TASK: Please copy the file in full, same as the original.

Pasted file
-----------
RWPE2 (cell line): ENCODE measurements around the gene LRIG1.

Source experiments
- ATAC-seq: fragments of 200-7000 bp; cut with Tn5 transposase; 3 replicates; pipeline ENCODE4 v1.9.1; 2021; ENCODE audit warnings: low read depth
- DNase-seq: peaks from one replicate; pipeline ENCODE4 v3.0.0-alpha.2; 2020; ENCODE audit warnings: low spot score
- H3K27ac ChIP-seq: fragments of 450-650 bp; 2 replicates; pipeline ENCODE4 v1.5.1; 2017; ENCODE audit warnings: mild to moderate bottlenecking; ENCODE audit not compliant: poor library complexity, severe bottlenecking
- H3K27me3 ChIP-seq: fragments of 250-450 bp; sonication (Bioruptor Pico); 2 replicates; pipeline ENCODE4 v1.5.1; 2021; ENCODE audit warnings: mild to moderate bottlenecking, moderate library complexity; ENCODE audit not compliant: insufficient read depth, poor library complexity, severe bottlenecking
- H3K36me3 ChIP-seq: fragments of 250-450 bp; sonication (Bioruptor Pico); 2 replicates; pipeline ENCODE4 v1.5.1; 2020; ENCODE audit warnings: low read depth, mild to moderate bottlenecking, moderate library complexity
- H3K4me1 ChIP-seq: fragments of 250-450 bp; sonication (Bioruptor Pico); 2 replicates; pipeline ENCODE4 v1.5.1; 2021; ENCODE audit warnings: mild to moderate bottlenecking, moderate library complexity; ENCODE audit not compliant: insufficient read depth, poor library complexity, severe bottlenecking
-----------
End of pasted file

RWPE2 (cell line): ENCODE measurements around the gene LRIG1.

Source experiments
- ATAC-seq: fragments of 200-7000 bp; cut with Tn5 transposase; 3 replicates; pipeline ENCODE4 v1.9.1; 2021; ENCODE audit warnings: low read depth
- DNase-seq: peaks from one replicate; pipeline ENCODE4 v3.0.0-alpha.2; 2020; ENCODE audit warnings: low spot score
- H3K27ac ChIP-seq: fragments of 450-650 bp; 2 replicates; pipeline ENCODE4 v1.5.1; 2017; ENCODE audit warnings: mild to moderate bottlenecking; ENCODE audit not compliant: poor library complexity, severe bottlenecking
- H3K27me3 ChIP-seq: fragments of 250-450 bp; sonication (Bioruptor Pico); 2 replicates; pipeline ENCODE4 v1.5.1; 2021; ENCODE audit warnings: mild to moderate bottlenecking, moderate library complexity; ENCODE audit not compliant: insufficient read depth, poor library complexity, severe bottlenecking
- H3K36me3 ChIP-seq: fragments of 250-450 bp; sonication (Bioruptor Pico); 2 replicates; pipeline ENCODE4 v1.5.1; 2020; ENCODE audit warnings: low read depth, mild to moderate bottlenecking, moderate library complexity
- H3K4me1 ChIP-seq: fragments of 250-450 bp; sonication (Bioruptor Pico); 2 replicates; pipeline ENCODE4 v1.5.1; 2021; ENCODE audit warnings: mild to moderate bottlenecking, moderate library complexity; ENCODE audit not compliant: insufficient read depth, poor library complexity, severe bottlenecking